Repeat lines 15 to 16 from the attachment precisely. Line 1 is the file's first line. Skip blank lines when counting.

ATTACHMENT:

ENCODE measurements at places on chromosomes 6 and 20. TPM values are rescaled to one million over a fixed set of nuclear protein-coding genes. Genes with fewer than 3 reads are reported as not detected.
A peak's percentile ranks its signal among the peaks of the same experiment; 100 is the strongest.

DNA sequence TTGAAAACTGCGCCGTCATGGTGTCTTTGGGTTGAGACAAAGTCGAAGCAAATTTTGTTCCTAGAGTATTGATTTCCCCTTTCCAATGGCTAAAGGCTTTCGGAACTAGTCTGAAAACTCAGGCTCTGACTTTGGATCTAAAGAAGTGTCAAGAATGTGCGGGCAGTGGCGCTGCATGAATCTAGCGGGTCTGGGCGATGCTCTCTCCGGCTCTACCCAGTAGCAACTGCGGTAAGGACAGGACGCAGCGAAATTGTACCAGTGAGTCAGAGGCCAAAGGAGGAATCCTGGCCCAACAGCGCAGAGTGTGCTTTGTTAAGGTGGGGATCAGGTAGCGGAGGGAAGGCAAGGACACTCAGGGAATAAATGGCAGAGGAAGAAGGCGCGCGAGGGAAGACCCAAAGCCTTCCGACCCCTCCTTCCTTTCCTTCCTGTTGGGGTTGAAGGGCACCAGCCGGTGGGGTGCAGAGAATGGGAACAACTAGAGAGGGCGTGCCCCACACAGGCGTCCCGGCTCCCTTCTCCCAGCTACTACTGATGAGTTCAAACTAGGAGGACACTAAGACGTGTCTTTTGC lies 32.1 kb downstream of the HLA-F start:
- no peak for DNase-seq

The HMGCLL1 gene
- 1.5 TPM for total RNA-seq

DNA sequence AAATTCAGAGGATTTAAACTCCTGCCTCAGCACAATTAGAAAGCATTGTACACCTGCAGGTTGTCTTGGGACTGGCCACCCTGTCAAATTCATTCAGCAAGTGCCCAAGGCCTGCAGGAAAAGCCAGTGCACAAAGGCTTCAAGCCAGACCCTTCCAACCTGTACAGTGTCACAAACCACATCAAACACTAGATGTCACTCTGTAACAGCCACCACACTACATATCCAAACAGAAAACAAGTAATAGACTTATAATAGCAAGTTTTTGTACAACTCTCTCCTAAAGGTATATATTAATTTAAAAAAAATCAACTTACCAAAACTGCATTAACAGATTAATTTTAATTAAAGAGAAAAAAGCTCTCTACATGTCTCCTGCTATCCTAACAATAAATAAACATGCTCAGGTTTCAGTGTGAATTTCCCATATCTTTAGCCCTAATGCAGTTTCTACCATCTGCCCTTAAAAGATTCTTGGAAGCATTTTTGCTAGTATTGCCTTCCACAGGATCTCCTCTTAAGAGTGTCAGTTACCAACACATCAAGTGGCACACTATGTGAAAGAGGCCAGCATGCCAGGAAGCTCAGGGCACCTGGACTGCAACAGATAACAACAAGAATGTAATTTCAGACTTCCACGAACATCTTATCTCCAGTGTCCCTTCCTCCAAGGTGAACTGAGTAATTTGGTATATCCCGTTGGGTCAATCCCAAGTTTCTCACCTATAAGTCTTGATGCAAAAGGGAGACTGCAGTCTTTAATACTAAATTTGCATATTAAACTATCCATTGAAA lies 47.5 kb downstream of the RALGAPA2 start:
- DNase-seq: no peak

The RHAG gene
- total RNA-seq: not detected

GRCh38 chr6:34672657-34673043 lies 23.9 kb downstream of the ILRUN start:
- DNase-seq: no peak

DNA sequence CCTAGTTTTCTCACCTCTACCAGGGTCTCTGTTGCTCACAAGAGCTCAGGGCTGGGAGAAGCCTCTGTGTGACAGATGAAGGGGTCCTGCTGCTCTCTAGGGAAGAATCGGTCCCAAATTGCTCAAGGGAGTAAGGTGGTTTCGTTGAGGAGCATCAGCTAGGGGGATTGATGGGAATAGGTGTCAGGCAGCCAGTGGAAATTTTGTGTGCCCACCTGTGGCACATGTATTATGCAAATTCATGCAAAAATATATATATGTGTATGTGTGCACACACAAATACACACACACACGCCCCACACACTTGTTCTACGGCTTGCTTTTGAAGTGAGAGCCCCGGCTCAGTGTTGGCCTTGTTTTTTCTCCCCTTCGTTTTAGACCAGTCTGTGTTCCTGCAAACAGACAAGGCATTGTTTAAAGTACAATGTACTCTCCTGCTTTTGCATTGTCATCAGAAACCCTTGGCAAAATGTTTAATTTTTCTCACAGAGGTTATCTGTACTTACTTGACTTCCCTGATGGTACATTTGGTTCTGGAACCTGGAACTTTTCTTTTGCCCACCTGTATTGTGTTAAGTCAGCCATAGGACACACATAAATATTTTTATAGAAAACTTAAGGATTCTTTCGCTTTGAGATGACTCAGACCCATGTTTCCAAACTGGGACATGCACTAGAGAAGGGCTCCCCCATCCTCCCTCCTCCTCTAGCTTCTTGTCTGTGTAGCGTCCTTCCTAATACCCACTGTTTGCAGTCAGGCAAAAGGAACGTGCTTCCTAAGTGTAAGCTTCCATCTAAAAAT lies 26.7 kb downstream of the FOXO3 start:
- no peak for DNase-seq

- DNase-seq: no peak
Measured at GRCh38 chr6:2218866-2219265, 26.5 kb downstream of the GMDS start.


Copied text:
- DNase-seq: no peak
Measured at GRCh38 chr6:2218866-2219265, 26.5 kb downstream of the GMDS start.